Dave Owen is a Professor of Law at the University of California Hastings College of the Law.
Professor Owen teaches courses in environmental, natural resources, water, and administrative law. He graduated from the University of California, Berkeley School of Law and from Amherst College.
Prior to entering academia, Professor Owen practiced with Rossmann and Moore, a small San Francisco firm that specializes in complex water resource and land use litigation. His practice included work on major water allocation disputes involving the Sacramento/San Joaquin Bay-Delta and the Colorado River as well as the siting controversies surrounding the proposed Yucca Mountain nuclear waste repository. He clerked for Judge Samuel Conti of the United States District Court for the Northern District of California. Before law school, he worked as a geologist and regulatory compliance auditor for an environmental consulting firm.
Professor Owen’s research addresses a variety of environmental law subjects, including water resource management, administrative implementation of environmental law, and the use of simulation models in environmental law and planning. His recent articles include Trading Dams, 48 U.C. Davis L. Rev. 1043 (2015); Interdisciplinary Research and Environmental Law, 41 Ecology L.Q. 887 (2015); Taking Groundwater, 91 Wash. U. L. Rev. 253 (2014); Mapping, Modeling, and the Fragmentation of Environmental Law, 2013 Utah L. Rev. 219 (to be reprinted in 42 Land Use & Envtl. L. Rev. (2015) as one of the top six environmental law articles of 2013-14.) (; Critical Habitat and the Challenge of Regulating Small Harms, 64 Florida L. Rev. 141 (2012) (selected for reprinting in the Environmental Law Policy Annual Review); The Mono Lake Case, the Public Trust Doctrine, and the Administrative State, 45 U.C. Davis. L. Rev. 1099 (2012), Urbanization, Water Quality, and the Regulated Landscape, 82 Colorado L. Rev. 431 (2011), and Probabilities, Planning Failures, and Environmental Law, 84 Tulane L. Rev. 265 (2009) (reprinted in 42 Land Use & Envtl. L. Rev. (2011) as one of the top five environmental law articles of 2009-10.)
Rena Steinzor is the Edward M. Robertson Professor of Law at the University of Maryland Francis King Carey School of Law, and a past president of the Center for Progressive Reform. She is the author of Why Not Jail? Industrial Catastrophes, Corporate Malfeasance, and Government Inaction.
Professor Steinzor has taught an environmental law survey course, seminars in risk assessments and critical issues in environmental law and science, administrative law, contracts, torts and counseling and negotiation. She has written in the areas of (1) regulatory dysfunction in agencies assigned to protect public health, worker and consumer safety, and the environment; (2) the role of centralized White House review on the protectiveness of regulation; (3) environmental federalism, including so-called "unfunded mandates" imposed on state and local governments by the federal government and the impact on public health of devolving authority and responsibility for solving environmental problems; (4) the implications of industry self-regulation on the protection of the environment and human health; (5) "market-based" alternatives to traditional regulation; and (6) political interference with regulatory science.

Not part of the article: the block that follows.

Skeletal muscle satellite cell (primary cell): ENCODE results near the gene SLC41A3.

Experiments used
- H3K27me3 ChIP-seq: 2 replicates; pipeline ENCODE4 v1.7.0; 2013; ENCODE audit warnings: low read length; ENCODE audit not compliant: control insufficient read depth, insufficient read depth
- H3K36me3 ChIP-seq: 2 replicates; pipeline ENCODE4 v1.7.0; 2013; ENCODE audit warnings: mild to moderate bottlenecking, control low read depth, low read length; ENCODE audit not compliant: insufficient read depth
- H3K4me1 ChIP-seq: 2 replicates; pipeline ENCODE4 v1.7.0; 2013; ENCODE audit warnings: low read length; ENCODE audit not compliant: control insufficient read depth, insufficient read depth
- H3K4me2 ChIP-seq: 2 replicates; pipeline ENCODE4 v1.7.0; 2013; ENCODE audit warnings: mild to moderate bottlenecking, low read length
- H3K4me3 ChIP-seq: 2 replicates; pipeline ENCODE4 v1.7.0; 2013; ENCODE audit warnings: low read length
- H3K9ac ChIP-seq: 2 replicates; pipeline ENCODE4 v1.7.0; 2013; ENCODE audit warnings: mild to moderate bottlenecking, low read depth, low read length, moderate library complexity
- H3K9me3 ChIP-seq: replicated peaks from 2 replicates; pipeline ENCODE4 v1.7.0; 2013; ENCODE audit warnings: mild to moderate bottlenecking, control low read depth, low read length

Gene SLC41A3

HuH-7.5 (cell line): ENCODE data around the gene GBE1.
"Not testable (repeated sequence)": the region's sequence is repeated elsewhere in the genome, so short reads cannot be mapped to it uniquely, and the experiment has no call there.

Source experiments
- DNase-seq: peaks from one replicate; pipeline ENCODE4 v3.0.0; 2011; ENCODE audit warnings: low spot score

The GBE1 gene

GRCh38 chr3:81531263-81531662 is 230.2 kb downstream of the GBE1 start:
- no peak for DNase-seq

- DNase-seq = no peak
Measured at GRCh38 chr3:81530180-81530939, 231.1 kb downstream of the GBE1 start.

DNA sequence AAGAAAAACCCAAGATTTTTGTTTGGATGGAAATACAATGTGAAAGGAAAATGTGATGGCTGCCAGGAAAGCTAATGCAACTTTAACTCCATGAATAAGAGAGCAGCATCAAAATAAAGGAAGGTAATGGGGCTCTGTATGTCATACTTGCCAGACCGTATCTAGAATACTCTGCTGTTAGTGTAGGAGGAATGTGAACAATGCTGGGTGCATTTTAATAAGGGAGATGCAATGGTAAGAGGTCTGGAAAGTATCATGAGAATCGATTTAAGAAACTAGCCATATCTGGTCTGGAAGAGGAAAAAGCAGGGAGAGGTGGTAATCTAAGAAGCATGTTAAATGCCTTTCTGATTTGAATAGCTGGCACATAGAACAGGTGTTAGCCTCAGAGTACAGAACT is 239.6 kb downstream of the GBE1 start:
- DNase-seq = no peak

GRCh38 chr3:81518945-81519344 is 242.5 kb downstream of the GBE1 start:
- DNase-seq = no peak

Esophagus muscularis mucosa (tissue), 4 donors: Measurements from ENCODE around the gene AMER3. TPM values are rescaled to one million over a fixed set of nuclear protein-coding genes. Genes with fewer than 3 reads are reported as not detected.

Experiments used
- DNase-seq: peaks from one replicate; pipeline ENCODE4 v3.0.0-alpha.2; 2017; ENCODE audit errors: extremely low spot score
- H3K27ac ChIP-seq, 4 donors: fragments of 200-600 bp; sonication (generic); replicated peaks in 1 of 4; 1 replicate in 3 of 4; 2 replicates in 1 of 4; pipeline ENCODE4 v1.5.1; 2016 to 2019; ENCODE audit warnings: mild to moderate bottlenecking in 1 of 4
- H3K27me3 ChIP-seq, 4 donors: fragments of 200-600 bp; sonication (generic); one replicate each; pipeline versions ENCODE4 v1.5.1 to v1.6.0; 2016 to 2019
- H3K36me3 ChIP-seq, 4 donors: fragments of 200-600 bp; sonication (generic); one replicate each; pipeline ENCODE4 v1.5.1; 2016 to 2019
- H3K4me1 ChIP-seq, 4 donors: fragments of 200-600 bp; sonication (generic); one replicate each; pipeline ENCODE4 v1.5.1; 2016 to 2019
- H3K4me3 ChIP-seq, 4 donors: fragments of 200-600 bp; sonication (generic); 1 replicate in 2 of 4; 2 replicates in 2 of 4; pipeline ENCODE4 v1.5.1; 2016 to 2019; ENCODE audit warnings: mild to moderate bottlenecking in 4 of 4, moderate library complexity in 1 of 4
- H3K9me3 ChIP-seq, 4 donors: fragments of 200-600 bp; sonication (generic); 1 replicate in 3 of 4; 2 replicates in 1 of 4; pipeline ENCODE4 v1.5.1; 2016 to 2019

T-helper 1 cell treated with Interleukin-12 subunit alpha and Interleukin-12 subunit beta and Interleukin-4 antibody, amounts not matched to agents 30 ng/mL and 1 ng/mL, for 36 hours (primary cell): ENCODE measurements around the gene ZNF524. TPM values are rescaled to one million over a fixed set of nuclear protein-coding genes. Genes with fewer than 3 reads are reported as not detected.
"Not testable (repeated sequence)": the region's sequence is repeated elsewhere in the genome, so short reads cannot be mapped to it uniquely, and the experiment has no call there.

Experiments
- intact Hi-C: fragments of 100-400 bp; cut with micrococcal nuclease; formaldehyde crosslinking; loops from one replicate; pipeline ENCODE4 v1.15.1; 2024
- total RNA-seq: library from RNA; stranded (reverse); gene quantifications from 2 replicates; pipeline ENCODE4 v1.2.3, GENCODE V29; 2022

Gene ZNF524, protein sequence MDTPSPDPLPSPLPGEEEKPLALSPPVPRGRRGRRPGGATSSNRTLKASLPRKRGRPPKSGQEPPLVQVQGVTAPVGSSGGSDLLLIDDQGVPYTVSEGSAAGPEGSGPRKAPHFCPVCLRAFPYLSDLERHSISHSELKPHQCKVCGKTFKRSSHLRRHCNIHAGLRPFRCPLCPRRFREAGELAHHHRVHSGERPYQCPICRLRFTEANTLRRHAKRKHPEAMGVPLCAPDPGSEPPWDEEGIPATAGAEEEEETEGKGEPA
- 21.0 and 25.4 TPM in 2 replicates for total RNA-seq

She is the editor, with Christopher Schroeder, of the CPR-sponsored book A New Progressive Agenda for Public Health and the Environment, published by Carolina Academic Press. She is also the editor, with Wendy Wagner, of the book Rescuing Science from Politics, published by Cambridge University Press in 2006. Her book, Mother Earth and Uncle Sam: How Pollution and Hollow Government Hurt Our Kids was published by the University of Texas Press in December 2007. With Professor Sidney Shapiro of Wake Forest Law School, she co-authored The People’s Agents and the Battle to Protect the American Public: Special Interests, Government, and Threats to Health, Safety, and the Environment published by the University of Chicago Press in 2010.
Professor Steinzor began her legal career in 1976, and entered academia in January 1994. From 1987 through 1993, she was associated - first as "of counsel" and ultimately as the partner in charge of the environmental practice - at Spiegel & McDiarmid, a 45-lawyer, Washington, D.C. firm representing approximately 400 cities, counties, states, and public agencies in the energy, environmental, communications, and transportation fields. The practice counseled federal, state, and municipal clients regarding compliance with federal and state laws and regulations.
Prior to joining Spiegel & McDiarmid, Professor Steinzor served as Staff Counsel, Subcommittee on Commerce, Transportation, and Tourism of the Energy and Commerce Committee, U.S. House of Representatives (James J. Florio, Chairman). She was the primary staff person responsible for legislation that became the "Superfund Amendments and Reauthorization Act of 1986" (Public Law 99-499) and the "Asbestos Hazard Emergency Response Act" (Public Law 99-519). She also prepared legislation to reauthorize the Toxic Substances Control Act during the 98th Congress.
Professor Steinzor has testified before Congress on several occasions, most recently regarding the impact of health, safety, and environmental regulations on the economy.